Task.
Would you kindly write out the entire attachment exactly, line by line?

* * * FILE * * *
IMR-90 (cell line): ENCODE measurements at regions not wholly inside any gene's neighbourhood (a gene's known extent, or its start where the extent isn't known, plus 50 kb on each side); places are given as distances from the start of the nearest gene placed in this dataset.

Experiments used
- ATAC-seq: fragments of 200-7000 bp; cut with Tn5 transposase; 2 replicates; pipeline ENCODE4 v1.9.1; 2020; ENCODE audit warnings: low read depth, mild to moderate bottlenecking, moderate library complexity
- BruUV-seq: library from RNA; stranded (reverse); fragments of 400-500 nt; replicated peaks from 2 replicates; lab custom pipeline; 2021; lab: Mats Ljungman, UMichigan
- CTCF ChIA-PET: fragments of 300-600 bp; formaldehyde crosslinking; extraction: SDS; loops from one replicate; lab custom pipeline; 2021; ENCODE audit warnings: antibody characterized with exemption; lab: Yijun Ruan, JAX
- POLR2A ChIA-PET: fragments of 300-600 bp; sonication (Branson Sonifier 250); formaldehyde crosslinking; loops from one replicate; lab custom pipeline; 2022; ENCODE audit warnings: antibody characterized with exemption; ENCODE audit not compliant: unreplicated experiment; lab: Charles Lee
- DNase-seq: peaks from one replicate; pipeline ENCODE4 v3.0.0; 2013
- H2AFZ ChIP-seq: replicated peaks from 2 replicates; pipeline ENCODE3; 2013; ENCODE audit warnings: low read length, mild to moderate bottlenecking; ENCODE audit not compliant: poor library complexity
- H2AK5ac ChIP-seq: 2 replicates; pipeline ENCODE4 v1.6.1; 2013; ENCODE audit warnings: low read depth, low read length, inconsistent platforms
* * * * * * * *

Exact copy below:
IMR-90 (cell line): ENCODE measurements at regions not wholly inside any gene's neighbourhood (a gene's known extent, or its start where the extent isn't known, plus 50 kb on each side); places are given as distances from the start of the nearest gene placed in this dataset.

Experiments used
- ATAC-seq: fragments of 200-7000 bp; cut with Tn5 transposase; 2 replicates; pipeline ENCODE4 v1.9.1; 2020; ENCODE audit warnings: low read depth, mild to moderate bottlenecking, moderate library complexity
- BruUV-seq: library from RNA; stranded (reverse); fragments of 400-500 nt; replicated peaks from 2 replicates; lab custom pipeline; 2021; lab: Mats Ljungman, UMichigan
- CTCF ChIA-PET: fragments of 300-600 bp; formaldehyde crosslinking; extraction: SDS; loops from one replicate; lab custom pipeline; 2021; ENCODE audit warnings: antibody characterized with exemption; lab: Yijun Ruan, JAX
- POLR2A ChIA-PET: fragments of 300-600 bp; sonication (Branson Sonifier 250); formaldehyde crosslinking; loops from one replicate; lab custom pipeline; 2022; ENCODE audit warnings: antibody characterized with exemption; ENCODE audit not compliant: unreplicated experiment; lab: Charles Lee
- DNase-seq: peaks from one replicate; pipeline ENCODE4 v3.0.0; 2013
- H2AFZ ChIP-seq: replicated peaks from 2 replicates; pipeline ENCODE3; 2013; ENCODE audit warnings: low read length, mild to moderate bottlenecking; ENCODE audit not compliant: poor library complexity
- H2AK5ac ChIP-seq: 2 replicates; pipeline ENCODE4 v1.6.1; 2013; ENCODE audit warnings: low read depth, low read length, inconsistent platforms